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Interview from October 2023

Alumna Sandra Herrmann

Geologist Dr Sandra Herrmann has had an impressive career. She has always been looking for new challenges. After she finished her Master’s degree at the TU Bergakademie, her path led her to ETH Zurich, where she completed her doctorate degree in natural sciences and worked at the earth science museum focusTerra afterwards. She then transitioned to the International Ocean Discovery Program that operates the scientific drilling vessel JOIDES Resolution and onward to NASA's Human Exploration Research Analog program HERA. 

You studied in Freiberg. Why did you choose TU Bergakademie as your place of study?

When I was in school, I was always very interested in the natural sciences, especially geography and biology. A job research center in my hometown indicated that a geology degree program could be a perfect follow-up education based on these interests. I visited the TU Bergakademie Freiberg that year during Campus Day and was impressed by the diversity of the degree program and the charm of the mining town Freiberg.

What did you learn during your studies in Freiberg that particularly helps you in your current (research) work?

Diversification - I always found it hard to commit to one direction only. As a student, I was fortunate enough to work and perform research in different areas of the Geological Institute. My Master’s thesis was the only one in paleobotany at our institute at the time. Since completing my Master’s at the TU Freiberg I have continued to look for challenges in many different areas. I persued a PhD thesis on single celled plankton at the ETH Zurich in Switzerland including an expedition on the research vessel JOIDES Resolution to collect samples; a wonderful time at the geological museum focusTerra in Zurich and then the jump to the USA to work as a research assistant on the aforementioned research vessel at the International Ocean Discovery Program (IODP).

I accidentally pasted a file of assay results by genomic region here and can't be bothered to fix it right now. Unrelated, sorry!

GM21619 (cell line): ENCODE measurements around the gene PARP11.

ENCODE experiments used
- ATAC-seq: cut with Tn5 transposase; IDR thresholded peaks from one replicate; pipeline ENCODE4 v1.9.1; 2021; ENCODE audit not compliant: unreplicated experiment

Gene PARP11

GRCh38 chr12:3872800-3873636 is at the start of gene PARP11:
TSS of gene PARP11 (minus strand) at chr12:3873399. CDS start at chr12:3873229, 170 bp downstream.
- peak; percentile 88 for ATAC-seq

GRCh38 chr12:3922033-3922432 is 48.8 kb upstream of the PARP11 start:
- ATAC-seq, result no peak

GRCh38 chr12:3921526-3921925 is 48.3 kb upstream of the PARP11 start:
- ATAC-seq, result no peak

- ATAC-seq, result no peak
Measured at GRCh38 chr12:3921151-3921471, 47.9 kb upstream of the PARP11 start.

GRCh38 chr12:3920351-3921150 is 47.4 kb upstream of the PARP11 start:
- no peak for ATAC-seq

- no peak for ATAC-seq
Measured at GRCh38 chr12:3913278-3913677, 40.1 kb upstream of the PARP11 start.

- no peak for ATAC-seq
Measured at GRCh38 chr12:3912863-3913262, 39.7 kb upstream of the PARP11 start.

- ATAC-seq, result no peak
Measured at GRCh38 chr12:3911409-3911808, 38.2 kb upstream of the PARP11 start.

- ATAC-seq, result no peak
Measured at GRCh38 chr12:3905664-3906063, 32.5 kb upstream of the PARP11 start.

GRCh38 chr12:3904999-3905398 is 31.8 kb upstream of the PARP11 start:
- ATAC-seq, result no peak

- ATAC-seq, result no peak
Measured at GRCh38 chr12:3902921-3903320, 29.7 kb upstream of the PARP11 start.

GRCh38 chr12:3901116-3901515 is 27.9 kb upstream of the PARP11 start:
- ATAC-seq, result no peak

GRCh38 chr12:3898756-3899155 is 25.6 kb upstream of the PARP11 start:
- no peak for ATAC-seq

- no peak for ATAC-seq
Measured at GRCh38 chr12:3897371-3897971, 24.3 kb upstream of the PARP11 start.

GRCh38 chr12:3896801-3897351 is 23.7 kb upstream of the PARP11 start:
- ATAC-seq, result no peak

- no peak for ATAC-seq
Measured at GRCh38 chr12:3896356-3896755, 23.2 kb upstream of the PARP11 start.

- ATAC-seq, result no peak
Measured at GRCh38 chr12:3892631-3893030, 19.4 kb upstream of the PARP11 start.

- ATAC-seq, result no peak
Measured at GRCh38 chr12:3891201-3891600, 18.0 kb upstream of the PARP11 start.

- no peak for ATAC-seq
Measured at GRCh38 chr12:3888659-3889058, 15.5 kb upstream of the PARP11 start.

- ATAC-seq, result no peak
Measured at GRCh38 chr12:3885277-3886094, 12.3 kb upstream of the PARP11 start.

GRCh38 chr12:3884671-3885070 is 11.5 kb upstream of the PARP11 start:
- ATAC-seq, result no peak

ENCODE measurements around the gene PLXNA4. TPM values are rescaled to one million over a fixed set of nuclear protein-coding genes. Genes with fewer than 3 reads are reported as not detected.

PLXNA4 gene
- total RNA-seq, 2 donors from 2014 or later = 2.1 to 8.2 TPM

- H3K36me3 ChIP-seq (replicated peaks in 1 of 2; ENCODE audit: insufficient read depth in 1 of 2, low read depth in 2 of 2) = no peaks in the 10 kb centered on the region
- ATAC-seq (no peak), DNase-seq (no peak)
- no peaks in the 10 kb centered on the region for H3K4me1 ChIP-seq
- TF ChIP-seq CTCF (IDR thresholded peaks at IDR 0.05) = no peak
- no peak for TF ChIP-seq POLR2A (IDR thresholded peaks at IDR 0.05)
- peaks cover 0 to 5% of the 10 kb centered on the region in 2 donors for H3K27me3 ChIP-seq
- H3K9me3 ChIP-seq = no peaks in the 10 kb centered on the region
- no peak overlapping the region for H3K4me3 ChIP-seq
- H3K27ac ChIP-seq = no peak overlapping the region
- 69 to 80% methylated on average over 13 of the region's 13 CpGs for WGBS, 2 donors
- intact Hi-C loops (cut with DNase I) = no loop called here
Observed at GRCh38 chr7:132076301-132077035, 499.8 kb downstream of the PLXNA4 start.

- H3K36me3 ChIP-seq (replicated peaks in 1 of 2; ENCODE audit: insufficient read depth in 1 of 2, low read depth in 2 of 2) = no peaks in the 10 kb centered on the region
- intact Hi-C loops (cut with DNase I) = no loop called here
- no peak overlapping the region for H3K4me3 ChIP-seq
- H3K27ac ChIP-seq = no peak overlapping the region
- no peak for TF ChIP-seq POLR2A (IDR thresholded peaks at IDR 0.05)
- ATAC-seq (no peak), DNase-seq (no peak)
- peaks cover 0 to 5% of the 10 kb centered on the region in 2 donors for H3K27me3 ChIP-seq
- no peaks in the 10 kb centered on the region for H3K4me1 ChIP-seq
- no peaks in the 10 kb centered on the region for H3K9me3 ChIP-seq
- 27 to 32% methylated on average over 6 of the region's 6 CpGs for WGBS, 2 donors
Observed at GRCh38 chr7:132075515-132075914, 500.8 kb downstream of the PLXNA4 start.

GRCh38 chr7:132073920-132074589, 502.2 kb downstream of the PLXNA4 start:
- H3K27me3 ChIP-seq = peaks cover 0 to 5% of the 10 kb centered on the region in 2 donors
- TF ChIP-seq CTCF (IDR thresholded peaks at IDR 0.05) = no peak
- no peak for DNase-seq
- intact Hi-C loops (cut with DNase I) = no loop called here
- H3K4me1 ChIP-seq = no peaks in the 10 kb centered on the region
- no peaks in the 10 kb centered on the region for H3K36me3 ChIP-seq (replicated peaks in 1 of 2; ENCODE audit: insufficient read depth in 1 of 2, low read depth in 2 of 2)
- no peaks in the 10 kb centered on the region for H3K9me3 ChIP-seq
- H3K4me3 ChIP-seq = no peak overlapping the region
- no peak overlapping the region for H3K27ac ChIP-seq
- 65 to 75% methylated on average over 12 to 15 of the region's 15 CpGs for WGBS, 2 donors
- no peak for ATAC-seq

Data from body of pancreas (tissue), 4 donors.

During my time with IODP, I was always trying to gather new knowledge. On one of the trips, I heard about the concept of "Analog Astronaut" and investigated the idea. There are a handful of these analogs in the world, including NASA's Human Exploration Research Analog at the Johnson Space Center in Houston. I was fascinated by the idea of exploring human frontiers in to advance the future of humanity as an interplanetary species. My application and the subsequent excitement of being selected as a candidate for a mission was another diversification milestone including pushing my own comfort zone once again.

What lasting memories do you associate with your time at the TU Bergakademie Freiberg?

The camaraderie in the institute and between the students. Although the geosciences at the TU Freiberg collaborate worldwide with other universities and the institute offers various specializations, it still feels more like a family in the laboratories and working groups. The team spirit, the joint work and the approachability of the faculty members makes the atmosphere unique.

What advice would you like to give to the current students in Freiberg?
Follow your dreams and ignore the Nay-sayers. If it would be easy, everyone would do it. Trust yourself, blow your path and don’t let anyone tell you that you are not made for the challenge.

What do you find particularly interesting about your current job?

The Analog Astronaut Mission at NASA was a unique experience. The work varied and included plant observation in botany, augmented reality and stress testing with unpredictable habitat changes. The work at IODP is fantastic. I work on the ship and in the office between expeditions. On the ship I met international scientists who became close friends. The work touches many labs, techniques and computer programs. There is always something to learn. 

Finally, can you tell us your motto in life?

Dream big and work hard – it might get you to the stars.